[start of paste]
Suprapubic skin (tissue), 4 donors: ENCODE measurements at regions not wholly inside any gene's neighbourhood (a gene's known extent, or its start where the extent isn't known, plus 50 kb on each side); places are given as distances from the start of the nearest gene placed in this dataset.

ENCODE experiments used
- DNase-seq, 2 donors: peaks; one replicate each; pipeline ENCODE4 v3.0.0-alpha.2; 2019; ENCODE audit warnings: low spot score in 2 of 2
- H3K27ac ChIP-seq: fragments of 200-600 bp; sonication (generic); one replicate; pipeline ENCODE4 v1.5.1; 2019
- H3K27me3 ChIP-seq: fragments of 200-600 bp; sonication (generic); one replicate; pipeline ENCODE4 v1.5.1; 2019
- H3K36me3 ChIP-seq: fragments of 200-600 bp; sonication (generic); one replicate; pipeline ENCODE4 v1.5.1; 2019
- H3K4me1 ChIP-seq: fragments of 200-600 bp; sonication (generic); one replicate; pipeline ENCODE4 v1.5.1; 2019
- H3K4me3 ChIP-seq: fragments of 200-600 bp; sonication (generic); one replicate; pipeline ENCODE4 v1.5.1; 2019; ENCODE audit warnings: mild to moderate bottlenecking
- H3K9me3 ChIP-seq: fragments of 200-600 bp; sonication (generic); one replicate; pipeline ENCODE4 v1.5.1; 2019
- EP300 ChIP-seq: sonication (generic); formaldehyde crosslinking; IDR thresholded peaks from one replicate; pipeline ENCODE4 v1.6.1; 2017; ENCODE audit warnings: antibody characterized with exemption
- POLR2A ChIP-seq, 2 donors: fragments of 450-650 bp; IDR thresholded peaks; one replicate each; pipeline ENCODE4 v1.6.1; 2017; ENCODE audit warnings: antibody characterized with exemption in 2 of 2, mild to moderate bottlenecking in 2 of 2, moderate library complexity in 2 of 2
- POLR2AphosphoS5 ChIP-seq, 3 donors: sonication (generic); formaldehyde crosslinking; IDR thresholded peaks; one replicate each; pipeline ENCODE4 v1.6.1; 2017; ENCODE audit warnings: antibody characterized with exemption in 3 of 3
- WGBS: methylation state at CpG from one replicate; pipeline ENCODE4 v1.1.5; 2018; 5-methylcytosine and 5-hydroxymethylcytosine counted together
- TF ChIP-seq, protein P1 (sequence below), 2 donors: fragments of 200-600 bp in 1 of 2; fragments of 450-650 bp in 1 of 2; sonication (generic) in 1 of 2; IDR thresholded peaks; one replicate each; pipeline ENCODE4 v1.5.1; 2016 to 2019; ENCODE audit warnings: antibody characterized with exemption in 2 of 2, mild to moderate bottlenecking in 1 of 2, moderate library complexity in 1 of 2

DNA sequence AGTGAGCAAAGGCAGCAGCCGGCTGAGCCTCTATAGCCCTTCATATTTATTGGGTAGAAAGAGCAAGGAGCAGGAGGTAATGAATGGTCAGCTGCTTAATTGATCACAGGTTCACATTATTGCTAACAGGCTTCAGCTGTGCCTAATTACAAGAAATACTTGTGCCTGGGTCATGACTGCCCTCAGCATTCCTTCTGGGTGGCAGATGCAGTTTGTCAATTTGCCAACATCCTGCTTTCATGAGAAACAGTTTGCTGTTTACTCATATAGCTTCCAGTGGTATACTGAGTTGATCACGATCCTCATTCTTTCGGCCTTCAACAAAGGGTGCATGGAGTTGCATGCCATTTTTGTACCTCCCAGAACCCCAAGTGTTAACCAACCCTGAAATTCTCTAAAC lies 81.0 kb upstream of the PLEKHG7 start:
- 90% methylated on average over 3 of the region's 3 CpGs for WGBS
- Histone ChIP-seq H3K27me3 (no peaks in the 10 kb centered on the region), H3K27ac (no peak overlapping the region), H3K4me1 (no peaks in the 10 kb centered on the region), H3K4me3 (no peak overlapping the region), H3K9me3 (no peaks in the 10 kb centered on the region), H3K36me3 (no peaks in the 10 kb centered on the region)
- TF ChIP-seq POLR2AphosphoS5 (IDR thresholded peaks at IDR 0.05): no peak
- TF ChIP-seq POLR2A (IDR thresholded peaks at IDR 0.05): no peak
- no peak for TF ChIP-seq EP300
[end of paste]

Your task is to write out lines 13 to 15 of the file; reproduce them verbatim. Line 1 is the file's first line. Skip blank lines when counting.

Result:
- WGBS: methylation state at CpG from one replicate; pipeline ENCODE4 v1.1.5; 2018; 5-methylcytosine and 5-hydroxymethylcytosine counted together
- TF ChIP-seq, protein P1 (sequence below), 2 donors: fragments of 200-600 bp in 1 of 2; fragments of 450-650 bp in 1 of 2; sonication (generic) in 1 of 2; IDR thresholded peaks; one replicate each; pipeline ENCODE4 v1.5.1; 2016 to 2019; ENCODE audit warnings: antibody characterized with exemption in 2 of 2, mild to moderate bottlenecking in 1 of 2, moderate library complexity in 1 of 2

DNA sequence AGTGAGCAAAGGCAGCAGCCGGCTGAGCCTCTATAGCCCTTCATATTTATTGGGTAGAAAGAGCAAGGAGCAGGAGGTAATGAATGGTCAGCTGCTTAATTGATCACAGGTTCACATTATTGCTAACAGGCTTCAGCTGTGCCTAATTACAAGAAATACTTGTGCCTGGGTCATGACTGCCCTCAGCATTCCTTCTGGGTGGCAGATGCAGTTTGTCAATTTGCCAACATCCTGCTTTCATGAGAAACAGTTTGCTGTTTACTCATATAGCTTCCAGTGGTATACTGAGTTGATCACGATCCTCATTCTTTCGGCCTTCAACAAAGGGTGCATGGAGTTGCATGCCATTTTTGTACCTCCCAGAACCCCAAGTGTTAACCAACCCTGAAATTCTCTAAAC lies 81.0 kb upstream of the PLEKHG7 start: